Letitia Elizabeth Landon was born in Chelsea, London in August of 1802. Her parents were John and Catherine Landon who, along with a neighbour, taught her to read by the time she was a toddler. She spent a great deal of time during her youth enjoying literature and writing, then eventually theatre at Frances Arabella Rowden’s school. It was there she was taught by the school’s namesake who would also come into contact with other writers such as Anna Maria Fielding or S.C. Hall and Rosina Doyle Wheeler.
In 1809 the family moved to the countryside where John Landon worked on a model farm project. This time period saw Landon begin an education at home She was taught by her elder cousin, Elizabeth and was known to be a well-versed pupil. She also spent time with her younger brother, Whittington Henry, who has been born in 1804. The two were very close, so much so that she paid for his education. In later life, her poem ‘Captain Cook’ was written in dedication to their days together as children. Unfortunately, Whittington was not as grateful for his sister’s help as one might assume. After her death it is known that he spread rumours concerning the circumstances.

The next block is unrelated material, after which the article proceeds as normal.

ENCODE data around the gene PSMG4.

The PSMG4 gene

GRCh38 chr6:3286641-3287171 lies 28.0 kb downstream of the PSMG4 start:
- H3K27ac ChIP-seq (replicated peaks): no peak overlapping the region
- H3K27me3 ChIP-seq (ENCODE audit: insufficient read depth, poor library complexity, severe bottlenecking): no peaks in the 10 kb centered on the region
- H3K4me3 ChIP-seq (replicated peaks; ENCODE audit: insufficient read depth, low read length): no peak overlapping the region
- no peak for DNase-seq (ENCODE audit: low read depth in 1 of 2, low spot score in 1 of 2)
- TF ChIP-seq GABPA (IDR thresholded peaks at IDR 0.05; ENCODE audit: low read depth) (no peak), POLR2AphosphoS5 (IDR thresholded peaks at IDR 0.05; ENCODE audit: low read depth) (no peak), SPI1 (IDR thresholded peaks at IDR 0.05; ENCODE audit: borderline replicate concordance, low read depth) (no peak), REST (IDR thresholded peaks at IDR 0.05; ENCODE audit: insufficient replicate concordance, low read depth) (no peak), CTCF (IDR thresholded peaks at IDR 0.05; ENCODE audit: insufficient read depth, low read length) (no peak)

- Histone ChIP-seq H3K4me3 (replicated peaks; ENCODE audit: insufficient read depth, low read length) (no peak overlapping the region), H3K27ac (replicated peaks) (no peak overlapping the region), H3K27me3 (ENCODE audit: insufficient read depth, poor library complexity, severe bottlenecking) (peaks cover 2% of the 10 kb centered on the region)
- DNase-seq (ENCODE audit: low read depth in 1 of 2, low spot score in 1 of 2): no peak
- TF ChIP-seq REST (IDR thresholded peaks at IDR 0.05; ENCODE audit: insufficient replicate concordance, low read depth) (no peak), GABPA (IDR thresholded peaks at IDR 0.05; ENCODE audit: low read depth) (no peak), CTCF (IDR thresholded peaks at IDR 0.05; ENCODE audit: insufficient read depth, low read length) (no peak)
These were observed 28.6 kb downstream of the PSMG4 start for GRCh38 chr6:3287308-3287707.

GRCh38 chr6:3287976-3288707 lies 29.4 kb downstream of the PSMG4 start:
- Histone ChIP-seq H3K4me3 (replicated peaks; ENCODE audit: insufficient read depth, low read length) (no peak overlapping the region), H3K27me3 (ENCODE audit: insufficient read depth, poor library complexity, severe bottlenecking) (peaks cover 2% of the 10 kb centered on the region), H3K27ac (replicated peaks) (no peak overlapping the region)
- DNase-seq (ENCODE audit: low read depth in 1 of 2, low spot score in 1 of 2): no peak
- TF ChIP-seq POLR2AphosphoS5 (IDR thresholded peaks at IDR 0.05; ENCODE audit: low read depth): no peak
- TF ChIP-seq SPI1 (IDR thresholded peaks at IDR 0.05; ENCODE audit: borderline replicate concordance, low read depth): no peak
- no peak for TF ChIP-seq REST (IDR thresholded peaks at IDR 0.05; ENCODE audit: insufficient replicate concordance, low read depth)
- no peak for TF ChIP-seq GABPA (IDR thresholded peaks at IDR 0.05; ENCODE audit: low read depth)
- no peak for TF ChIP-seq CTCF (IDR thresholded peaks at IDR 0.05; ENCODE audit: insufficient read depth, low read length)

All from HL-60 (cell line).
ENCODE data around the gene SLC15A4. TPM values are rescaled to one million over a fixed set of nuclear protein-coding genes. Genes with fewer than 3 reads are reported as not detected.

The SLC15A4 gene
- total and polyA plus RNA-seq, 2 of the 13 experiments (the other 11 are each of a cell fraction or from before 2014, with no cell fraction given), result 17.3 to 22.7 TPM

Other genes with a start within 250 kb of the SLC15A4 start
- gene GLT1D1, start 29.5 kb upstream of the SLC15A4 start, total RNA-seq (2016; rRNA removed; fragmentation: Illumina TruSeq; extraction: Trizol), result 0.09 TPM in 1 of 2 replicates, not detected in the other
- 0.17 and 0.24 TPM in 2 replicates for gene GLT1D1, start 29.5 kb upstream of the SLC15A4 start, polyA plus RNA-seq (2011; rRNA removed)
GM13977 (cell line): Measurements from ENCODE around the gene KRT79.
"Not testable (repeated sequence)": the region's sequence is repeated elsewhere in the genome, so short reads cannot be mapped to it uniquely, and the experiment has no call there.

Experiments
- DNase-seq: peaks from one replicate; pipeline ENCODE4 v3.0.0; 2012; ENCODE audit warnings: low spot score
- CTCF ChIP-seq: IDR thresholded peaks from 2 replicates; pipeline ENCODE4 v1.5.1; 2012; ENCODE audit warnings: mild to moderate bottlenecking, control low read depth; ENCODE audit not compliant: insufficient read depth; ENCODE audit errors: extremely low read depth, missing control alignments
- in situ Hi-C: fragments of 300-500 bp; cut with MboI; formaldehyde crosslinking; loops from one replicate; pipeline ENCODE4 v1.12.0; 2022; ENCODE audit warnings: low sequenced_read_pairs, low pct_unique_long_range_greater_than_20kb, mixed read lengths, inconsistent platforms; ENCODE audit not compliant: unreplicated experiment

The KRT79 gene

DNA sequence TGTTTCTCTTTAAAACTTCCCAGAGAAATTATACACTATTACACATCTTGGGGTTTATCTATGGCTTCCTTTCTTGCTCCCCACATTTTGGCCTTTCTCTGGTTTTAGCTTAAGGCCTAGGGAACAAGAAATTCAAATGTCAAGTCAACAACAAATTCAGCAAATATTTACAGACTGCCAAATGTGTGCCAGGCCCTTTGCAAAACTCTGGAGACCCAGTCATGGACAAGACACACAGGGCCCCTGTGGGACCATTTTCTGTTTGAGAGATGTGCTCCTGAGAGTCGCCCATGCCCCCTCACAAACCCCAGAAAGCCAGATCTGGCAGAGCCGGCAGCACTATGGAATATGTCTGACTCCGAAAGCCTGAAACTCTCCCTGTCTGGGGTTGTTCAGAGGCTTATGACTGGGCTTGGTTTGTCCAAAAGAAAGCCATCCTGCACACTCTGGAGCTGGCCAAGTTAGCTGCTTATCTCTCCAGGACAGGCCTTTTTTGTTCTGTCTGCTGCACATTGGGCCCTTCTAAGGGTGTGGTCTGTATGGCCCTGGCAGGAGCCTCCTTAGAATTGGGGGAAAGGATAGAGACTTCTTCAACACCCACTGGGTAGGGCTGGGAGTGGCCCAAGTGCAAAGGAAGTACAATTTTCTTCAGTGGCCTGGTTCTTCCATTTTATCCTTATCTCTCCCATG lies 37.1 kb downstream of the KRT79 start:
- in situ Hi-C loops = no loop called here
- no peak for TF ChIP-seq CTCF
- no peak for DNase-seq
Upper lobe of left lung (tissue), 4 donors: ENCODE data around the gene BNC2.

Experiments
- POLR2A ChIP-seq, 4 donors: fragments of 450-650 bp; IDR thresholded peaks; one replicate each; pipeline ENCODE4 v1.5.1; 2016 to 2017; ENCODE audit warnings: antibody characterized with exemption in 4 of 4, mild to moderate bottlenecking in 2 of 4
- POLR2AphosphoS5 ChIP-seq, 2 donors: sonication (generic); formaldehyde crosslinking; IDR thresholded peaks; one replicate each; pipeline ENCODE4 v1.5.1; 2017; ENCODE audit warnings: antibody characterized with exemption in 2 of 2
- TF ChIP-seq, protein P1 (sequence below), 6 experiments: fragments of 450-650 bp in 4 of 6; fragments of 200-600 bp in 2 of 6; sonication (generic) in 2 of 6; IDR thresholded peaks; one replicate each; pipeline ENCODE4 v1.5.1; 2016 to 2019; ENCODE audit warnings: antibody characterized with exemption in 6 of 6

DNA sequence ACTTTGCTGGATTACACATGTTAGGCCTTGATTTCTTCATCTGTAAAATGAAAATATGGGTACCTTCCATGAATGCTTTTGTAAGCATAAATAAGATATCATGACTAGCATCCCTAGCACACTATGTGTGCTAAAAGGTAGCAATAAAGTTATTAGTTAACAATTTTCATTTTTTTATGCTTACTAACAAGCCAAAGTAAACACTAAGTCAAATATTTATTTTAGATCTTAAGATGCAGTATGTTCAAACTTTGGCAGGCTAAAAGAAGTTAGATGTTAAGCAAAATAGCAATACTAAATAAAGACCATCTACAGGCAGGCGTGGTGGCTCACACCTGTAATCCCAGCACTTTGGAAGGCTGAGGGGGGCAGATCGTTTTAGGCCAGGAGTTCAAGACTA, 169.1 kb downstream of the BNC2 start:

Landon’s parents also had a second daughter, Elizabeth Jane. She was ill from a young age and died at just thirteen. Some scholars have suggested Elizabeth is the subject of Landon’s poem, ‘The Forgotten One.’ In 1815, during an agricultural depression, the family moved back to London. John became acquainted with William Jerden who in turn took note of Landon’s writings. Her first poem was published in the Gazette in 1820, she signed it “L.” She was eighteen years old at the time.
In 1821 she published a collection of verse titled, The Fate of Adelaide. It appeared under her full name and sold well. Later, Landon worked as the chief reviewer for the Gazette while continuing to write poetry. Her writing eventually had to support her family after her father died in 1824. Unfortunately, her reputation suffered after a variety of rumours circulated regarding an affair with Jerden.
In 1836, shortly before her death, Landon married George Mclean who was the governor of modern-day Ghana. The two kept their relationship secret while sailing for Cape Coast. It was two months later that Landon was found dead, holding a bottle of prussic acid. Today it is thought that Landon was suffering from Stokes-Adams syndrome for which the acid was a remedy. She died in 1838 at the age of thirty-six.